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A visit to any well-stocked discount store will show plenty of videos for less than $15. But the question remains: How many are worth owning?

The choices are about to grow significantly with a new round of price reductions from Paramount Home Video, the company that has traditionally led the way in lower pricing.Last year at about this time, Paramount broke the $15 barrier with 15 titles priced at $14.95. Among them were some of the studio's most successful movies, including the first four "Star Trek" features and three Eddie Murphy hits: "48HRS.," "Trading Places" and "Beverly Hills Cop."

Now comes a further expansion of $14.95 selections, to be released in three groups over the next several months. By September, when they've all reached the stores, Paramount will have a total catalog of 103 under-$15 movies; 47 will be at that low price for the first time, and four will be new to cassette.

Paramount is calling its summer program "Great Movies, Great Price," and a heavy newspaper advertising campaign is planned. The first group will be shipped July 30 and will include "U2 - Rattle and Hum," "The War of the Worlds," "Harold and Maude," "The Golden Child," "Beverly Hills Cop II" and "The Untouchables."

Two titles in the initial group are making their video debuts: Jerry Lewis' "The Ladies Man" (1961) and Frank Capra's "Here Comes the Groom" (1951), starring Bing Crosby.

The second group, due in stores Aug. 27, focuses on horror/slasher films with, among others, all seven installments of the "Friday the 13th" saga and a "rat pack" of "Willard" and its sequel, "Ben."

On Sept. 10, the final phase will include "Scrooged," "Fatal Attraction," "Black Beauty," "Sunset Boulevard," "Goin' South," "To Catch a Thief" and "Planes, Trains & Automobiles."

Again, two video debuts are scheduled: the Jerry Lewis comedy "The Delicate Delinquent" (1957) and the teaming of Bob Hope and Lucille Ball in "Fancy Pants" (1950).


HARVEY - Adapted from a Pulitzer Prize-winning play by Mary Chase, this wonderfully daft tale of pixilated bachelor Elwood P. Dowd and his invisible white rabbit brought Jimmy Stewart an Oscar nomination. Stewart, most amiable as the kindhearted, middle-aged tippler, is cast opposite Josephine Hull, an Oscar winner for her performance as his dithery sister, who is persuaded to institutionalize her brother when his fixation becomes an embarrassment to the family. Mr. Smith goes to Bellevue and proves the psychiatrists are crazy in this rich, old-fashioned fantasy. Roger Rabbit is hare today and gone tomorrow in comparison with the enduring charms of "Harvey." 1950. 104 minutes. MCA Home Video. $19.95. - Rita Kempley (Washington Post)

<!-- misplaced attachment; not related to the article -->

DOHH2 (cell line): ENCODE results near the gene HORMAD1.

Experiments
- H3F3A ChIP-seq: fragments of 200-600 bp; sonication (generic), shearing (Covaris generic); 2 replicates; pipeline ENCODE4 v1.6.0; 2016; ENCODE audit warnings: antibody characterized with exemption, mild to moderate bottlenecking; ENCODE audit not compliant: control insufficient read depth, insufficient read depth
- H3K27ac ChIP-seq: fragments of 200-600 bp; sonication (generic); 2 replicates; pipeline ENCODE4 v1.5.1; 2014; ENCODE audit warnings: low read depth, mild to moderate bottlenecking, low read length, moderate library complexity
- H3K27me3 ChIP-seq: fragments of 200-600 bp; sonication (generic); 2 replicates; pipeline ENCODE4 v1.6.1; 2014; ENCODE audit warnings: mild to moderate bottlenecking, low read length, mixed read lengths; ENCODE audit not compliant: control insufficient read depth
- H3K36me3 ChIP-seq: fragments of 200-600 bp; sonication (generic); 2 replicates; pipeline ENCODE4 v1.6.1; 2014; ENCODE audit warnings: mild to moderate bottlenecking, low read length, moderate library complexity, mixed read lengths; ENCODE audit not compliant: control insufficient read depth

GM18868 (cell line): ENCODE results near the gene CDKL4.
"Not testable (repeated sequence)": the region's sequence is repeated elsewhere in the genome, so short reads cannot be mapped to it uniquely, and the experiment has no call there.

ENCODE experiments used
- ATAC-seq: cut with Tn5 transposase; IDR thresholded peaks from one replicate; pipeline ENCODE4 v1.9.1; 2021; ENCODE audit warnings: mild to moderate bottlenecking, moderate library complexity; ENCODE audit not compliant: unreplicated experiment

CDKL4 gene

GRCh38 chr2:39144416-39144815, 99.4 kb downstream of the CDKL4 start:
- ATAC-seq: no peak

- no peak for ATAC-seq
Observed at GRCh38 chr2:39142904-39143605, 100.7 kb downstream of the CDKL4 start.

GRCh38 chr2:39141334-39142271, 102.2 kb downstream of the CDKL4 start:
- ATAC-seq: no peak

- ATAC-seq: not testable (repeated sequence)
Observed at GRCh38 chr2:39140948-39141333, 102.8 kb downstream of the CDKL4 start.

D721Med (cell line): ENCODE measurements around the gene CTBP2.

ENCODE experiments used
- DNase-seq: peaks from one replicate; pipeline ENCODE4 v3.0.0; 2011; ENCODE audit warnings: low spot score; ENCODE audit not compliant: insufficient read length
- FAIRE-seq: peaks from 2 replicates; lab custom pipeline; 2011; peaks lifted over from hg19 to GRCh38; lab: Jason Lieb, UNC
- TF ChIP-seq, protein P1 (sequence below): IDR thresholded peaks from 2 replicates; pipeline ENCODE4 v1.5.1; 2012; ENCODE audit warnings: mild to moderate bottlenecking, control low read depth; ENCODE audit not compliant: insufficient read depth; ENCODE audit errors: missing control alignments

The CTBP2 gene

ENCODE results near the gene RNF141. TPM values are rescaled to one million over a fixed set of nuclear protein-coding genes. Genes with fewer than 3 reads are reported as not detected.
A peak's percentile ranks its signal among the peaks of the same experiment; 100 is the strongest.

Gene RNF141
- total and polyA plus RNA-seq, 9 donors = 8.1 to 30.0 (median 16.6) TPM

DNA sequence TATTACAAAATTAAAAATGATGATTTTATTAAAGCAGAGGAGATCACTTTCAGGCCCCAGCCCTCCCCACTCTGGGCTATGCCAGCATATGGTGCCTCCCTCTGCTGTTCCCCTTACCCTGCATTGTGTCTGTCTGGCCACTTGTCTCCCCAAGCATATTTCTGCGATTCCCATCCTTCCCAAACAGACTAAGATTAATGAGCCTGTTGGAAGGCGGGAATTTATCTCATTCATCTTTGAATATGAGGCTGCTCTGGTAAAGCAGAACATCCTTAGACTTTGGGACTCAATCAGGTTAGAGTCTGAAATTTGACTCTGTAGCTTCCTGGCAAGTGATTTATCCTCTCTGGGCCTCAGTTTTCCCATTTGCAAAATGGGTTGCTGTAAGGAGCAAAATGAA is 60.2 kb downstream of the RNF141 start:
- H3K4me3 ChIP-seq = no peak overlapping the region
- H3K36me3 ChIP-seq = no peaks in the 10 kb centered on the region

STRIKE IT RICH - The career of Molly Ringwald is a bafflement, and "Strike It Rich," an extremely feeble comedy with Robert Lindsay, only contributes to the mystery. An accountant for a multinational corporation In 1950s London (Lindsay) meets, loves and marries a pert young American (Ringwald). Modest honeymoon plans are made until Lindsay's boss (Sir John Gielgud) offers to pick them up in Monte Carlo and treat them to a cruise on his yacht. But after putting the bride and groom up in the resort's fanciest hotel, the absent-minded executive forgets to fetch them, leaving them stranded with a huge bill to pay. Given the film's title and its numbers-wizard hero, we don't have to stretch our brains to figure out what's coming. And, after all, why should we? The filmmakers haven't. 1990. 86 minutes. HBO Video. $89.99. - Hal Hinson (Washington Post)

SHE'S BACK - After a string of movies centered on a husband dying and coming back to haunt his wife, we now have a movie featuring a wife (Carrie Fisher) who comes back to visit her husband. In the dead-husband movies, he invariably returns when his wife is about to marry another man. Such afterlife possessiveness is apparently considered too unseemly (or unappetizing) for a wife to indulge in. So Fisher returns in a fit of morally righteous vengefulness. She was murdered by the leader of a gang of street punks, and her spirit can find no heavenly respite until the murderous hoodlums are punished. She nags Paul into helping her "knock off" every member of the gang. Maybe it's just me, but killing a bunch of people seems an odd way to find one's eternal peace. Vestron. $89.98. - Tom Maurstad (Dallas Morning News)